Government has come under pressure barely 18 months into its implementation of free SHS as cracks surface over a policy preached for eight years whilst in opposition.
After a rare admission by the Finance minister welcoming a debate over the viability of the president's flagship policy, former Education minister has in an even rarer interview told the government it was forewarned over the electoral promise.
Jane Naana Opoku Agyeman told Joy FM's Top Story Tuesday the NPP's free SHS promise was "not feasible" giving the severe infrastructural deficit, the financial constraints and an ever-increasing youthful population that would make funding a nightmare for the Finance minister.
The Finance minister in an interview with Citi TV said free education "is not something any of us can compromise on" and "true it may be that there have to be changes in the way in which we are administering it".
"I can't take my child to Achimota ....and drive away and Ken Ofori-Atta not pay anything whilst I can pay for 10 people"
He said targeting the poor in free SHS implementation requires data to determine who can afford to pay or not.
The minister said the government would "rather make a mistake. If it is a mistake, to get everybody into the [education] system for the nation to begin to have a conversation and say this is good for us...but maybe let's begin to adjust it this way".
He said varying the policy is "not a bad thing" and called for a national conversation on the popular policy.
The new language of President Akufo-Addo's most trusted minister comes after government said it is introducing a new school cycle to regulate the large classroom sizes that have plagued schools since government rolled out the policy in September 2017.
Known as the double track system, the new system divides the entire student body and staff into two different tracks. So while one track is in school, the other is on vacation.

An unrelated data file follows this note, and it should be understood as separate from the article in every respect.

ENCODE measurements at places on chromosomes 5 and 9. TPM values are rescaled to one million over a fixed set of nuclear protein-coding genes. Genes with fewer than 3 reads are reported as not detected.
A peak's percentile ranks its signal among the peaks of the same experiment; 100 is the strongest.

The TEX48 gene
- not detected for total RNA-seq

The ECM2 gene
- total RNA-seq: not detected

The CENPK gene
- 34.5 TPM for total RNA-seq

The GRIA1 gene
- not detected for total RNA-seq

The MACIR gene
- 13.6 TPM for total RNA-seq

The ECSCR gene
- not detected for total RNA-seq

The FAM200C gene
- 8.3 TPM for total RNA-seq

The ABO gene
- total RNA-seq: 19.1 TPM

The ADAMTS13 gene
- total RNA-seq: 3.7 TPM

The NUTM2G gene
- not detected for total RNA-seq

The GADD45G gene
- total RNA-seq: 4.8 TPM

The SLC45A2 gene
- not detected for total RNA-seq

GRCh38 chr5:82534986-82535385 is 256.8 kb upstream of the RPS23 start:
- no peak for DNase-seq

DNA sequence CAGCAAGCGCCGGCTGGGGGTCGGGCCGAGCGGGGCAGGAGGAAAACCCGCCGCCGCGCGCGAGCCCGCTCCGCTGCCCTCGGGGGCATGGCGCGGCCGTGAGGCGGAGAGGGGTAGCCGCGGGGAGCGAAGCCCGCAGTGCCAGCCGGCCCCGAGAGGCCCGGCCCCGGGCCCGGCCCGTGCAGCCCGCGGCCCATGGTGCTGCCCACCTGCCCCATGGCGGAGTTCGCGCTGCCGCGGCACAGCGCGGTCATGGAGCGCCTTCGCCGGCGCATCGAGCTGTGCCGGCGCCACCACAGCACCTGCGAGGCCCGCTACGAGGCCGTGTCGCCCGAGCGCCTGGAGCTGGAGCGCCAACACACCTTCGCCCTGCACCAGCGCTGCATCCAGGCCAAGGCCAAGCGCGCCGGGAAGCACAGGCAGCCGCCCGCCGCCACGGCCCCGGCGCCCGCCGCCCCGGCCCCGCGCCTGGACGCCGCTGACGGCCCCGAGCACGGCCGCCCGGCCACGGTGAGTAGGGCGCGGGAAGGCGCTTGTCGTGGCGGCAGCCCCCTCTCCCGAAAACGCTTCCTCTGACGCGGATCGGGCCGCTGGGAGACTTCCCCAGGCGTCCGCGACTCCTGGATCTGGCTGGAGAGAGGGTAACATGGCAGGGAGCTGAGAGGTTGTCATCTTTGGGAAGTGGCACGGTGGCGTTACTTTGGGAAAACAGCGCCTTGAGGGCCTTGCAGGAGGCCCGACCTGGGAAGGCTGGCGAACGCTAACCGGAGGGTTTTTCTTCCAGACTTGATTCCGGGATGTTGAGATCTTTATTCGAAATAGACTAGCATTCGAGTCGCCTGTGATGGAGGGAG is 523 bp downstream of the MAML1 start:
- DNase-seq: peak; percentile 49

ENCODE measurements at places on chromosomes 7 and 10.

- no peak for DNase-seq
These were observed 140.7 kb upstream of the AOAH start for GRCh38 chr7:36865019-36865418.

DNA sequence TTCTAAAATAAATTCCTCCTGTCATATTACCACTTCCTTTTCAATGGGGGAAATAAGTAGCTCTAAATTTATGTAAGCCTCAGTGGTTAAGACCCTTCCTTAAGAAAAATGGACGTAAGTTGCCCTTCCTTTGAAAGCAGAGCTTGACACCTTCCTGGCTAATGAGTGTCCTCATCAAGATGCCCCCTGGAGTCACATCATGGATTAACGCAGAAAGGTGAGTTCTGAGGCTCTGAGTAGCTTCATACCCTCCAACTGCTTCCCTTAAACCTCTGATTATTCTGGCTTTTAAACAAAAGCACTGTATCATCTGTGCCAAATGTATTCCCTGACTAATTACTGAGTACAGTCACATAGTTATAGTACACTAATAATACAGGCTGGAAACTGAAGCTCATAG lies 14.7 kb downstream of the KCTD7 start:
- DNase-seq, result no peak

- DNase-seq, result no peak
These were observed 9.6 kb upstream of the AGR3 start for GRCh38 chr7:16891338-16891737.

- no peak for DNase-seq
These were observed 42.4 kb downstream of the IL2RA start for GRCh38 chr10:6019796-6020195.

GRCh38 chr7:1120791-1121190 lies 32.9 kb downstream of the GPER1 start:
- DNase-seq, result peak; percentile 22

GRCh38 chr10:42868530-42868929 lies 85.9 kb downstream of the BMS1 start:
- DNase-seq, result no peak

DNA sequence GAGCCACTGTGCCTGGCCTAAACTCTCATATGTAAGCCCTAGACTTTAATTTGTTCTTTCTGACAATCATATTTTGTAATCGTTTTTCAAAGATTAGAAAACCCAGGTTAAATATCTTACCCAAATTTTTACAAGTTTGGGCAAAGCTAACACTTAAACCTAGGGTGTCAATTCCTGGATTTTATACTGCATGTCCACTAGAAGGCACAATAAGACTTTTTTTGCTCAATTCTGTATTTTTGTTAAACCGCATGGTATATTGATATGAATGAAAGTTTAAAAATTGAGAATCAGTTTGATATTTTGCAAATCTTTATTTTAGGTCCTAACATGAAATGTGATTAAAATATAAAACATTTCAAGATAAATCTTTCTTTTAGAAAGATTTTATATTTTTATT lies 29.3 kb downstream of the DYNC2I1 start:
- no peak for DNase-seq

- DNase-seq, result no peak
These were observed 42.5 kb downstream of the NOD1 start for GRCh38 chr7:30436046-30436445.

In a single-track system, students and staff are in school or vacation at the same time within an academic year.
Government spent GHS198 million ($45m) to fund free SHS in 2017 with the figure expected to more than double to GHS453 million ($103m) in 2018.
The funds are coming from Ghana's oil revenues and covered more than 400,000 students in its first batch of beneficiaries.
The financial burden, the classroom burden and the Asantehene's call on government to prepare for the serious implications that policy will have on admission into tertiary institution has restarted another debate about government's thoroughness in putting together the policy.
Jane Naana Opoku Agyemang who served under the Mahama government repeated her government's position in the heat of the free SHS debate ahead of the general election in December 2016 that Ghana had not reached the stage for free second cycle education.
While admitting that paying fees was hard on parents, she said it would be harder on public finances and quality of education if government was to foot the bill.
She explained the feeding component for boarding school was the heaviest drain on government's educational commitment for second cycle schools.
Government, she said, preferred to build community day schools to reduce the government's school bill.
If education was to be free then the best approach was a targeted response, she said. There was the idea of redesigning admission forms to collect data which could show if a student would qualify for free SHS.